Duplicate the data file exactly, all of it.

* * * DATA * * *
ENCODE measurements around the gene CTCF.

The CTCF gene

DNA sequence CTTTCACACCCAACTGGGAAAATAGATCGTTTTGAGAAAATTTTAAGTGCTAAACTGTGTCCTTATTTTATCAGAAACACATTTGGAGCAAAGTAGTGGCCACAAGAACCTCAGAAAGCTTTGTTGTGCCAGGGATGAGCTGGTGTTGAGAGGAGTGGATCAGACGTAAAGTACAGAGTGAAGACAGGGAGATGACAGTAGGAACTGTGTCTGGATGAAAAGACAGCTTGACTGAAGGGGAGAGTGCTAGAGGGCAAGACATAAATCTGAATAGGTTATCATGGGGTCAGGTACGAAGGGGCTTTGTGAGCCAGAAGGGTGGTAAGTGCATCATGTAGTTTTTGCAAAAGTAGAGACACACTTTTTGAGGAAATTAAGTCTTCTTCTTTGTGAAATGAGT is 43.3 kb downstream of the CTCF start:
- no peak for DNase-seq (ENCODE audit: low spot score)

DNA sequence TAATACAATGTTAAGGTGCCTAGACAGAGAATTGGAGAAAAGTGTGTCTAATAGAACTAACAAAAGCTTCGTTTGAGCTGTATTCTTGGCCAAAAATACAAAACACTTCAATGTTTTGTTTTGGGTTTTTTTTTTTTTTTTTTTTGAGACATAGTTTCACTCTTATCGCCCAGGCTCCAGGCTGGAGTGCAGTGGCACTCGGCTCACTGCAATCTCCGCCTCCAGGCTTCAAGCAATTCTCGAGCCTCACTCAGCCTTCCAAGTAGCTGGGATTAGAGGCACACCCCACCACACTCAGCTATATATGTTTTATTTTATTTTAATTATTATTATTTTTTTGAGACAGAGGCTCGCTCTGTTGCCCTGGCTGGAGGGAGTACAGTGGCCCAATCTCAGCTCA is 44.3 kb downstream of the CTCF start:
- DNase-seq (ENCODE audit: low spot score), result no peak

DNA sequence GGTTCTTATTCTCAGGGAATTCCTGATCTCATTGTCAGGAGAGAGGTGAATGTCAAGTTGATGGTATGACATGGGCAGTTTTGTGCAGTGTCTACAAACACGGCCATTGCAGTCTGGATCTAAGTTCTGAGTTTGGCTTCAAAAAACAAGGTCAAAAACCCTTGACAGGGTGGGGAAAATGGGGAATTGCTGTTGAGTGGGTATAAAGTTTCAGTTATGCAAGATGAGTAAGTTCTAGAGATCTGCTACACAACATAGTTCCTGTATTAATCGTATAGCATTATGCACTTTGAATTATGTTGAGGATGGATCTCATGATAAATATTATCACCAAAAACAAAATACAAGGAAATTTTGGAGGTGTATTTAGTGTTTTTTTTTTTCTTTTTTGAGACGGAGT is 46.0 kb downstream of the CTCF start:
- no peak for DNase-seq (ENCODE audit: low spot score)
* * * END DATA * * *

ENCODE measurements around the gene CTCF.

The CTCF gene

DNA sequence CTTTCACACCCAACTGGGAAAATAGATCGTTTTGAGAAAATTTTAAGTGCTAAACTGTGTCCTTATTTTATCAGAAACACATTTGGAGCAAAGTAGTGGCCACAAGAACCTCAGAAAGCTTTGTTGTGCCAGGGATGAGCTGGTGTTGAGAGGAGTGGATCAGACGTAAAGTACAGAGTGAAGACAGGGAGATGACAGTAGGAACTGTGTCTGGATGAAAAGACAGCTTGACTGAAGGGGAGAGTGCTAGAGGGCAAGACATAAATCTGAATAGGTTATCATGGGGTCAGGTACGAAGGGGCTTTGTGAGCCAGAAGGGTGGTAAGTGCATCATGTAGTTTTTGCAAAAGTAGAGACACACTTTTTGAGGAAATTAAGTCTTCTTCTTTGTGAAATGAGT is 43.3 kb downstream of the CTCF start:
- no peak for DNase-seq (ENCODE audit: low spot score)

DNA sequence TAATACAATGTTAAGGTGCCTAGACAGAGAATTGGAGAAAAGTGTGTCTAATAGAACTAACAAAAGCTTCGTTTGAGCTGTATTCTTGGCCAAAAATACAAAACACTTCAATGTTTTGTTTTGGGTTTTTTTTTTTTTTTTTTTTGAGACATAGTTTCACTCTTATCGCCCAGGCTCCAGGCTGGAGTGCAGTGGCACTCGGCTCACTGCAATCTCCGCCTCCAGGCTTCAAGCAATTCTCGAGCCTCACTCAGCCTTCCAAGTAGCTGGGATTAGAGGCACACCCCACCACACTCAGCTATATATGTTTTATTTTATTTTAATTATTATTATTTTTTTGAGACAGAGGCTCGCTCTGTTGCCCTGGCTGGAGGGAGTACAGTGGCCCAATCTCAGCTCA is 44.3 kb downstream of the CTCF start:
- DNase-seq (ENCODE audit: low spot score), result no peak

DNA sequence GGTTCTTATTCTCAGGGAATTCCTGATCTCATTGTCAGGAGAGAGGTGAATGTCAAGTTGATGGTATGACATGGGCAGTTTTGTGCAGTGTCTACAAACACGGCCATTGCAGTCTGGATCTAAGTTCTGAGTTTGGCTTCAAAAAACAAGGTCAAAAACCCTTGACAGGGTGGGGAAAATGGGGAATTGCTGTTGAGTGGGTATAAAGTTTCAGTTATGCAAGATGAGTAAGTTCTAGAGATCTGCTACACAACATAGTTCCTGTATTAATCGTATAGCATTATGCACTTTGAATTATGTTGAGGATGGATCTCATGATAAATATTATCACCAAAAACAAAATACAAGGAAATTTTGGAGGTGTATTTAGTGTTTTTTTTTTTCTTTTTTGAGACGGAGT is 46.0 kb downstream of the CTCF start:
- no peak for DNase-seq (ENCODE audit: low spot score)